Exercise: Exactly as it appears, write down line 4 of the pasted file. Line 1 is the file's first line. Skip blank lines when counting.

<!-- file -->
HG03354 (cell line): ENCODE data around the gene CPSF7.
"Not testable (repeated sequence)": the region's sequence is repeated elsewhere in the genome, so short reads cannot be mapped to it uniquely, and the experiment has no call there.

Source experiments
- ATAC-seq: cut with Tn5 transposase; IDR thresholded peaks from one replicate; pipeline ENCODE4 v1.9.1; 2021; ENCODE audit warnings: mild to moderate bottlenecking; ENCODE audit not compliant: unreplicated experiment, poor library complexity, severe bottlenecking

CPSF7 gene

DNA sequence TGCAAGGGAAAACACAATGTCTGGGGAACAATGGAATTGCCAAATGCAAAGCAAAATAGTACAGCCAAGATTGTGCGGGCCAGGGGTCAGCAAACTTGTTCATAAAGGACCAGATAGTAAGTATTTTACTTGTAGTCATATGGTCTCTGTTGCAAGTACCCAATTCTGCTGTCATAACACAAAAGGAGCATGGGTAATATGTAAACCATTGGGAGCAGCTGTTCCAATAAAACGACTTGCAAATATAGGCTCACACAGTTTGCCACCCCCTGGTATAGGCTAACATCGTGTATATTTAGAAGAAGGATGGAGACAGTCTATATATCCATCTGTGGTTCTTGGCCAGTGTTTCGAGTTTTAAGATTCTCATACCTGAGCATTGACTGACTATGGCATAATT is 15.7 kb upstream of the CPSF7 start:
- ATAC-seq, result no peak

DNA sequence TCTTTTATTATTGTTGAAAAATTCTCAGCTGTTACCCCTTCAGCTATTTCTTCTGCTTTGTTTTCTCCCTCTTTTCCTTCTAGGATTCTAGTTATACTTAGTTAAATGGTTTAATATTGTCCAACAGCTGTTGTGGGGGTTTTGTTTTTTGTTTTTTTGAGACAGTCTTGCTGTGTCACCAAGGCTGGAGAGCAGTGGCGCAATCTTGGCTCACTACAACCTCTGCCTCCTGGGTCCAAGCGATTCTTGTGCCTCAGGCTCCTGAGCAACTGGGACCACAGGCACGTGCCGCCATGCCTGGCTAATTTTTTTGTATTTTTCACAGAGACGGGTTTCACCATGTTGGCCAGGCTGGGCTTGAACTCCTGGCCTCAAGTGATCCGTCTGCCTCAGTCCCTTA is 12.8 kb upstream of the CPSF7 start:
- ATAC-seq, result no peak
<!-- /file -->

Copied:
- ATAC-seq: cut with Tn5 transposase; IDR thresholded peaks from one replicate; pipeline ENCODE4 v1.9.1; 2021; ENCODE audit warnings: mild to moderate bottlenecking; ENCODE audit not compliant: unreplicated experiment, poor library complexity, severe bottlenecking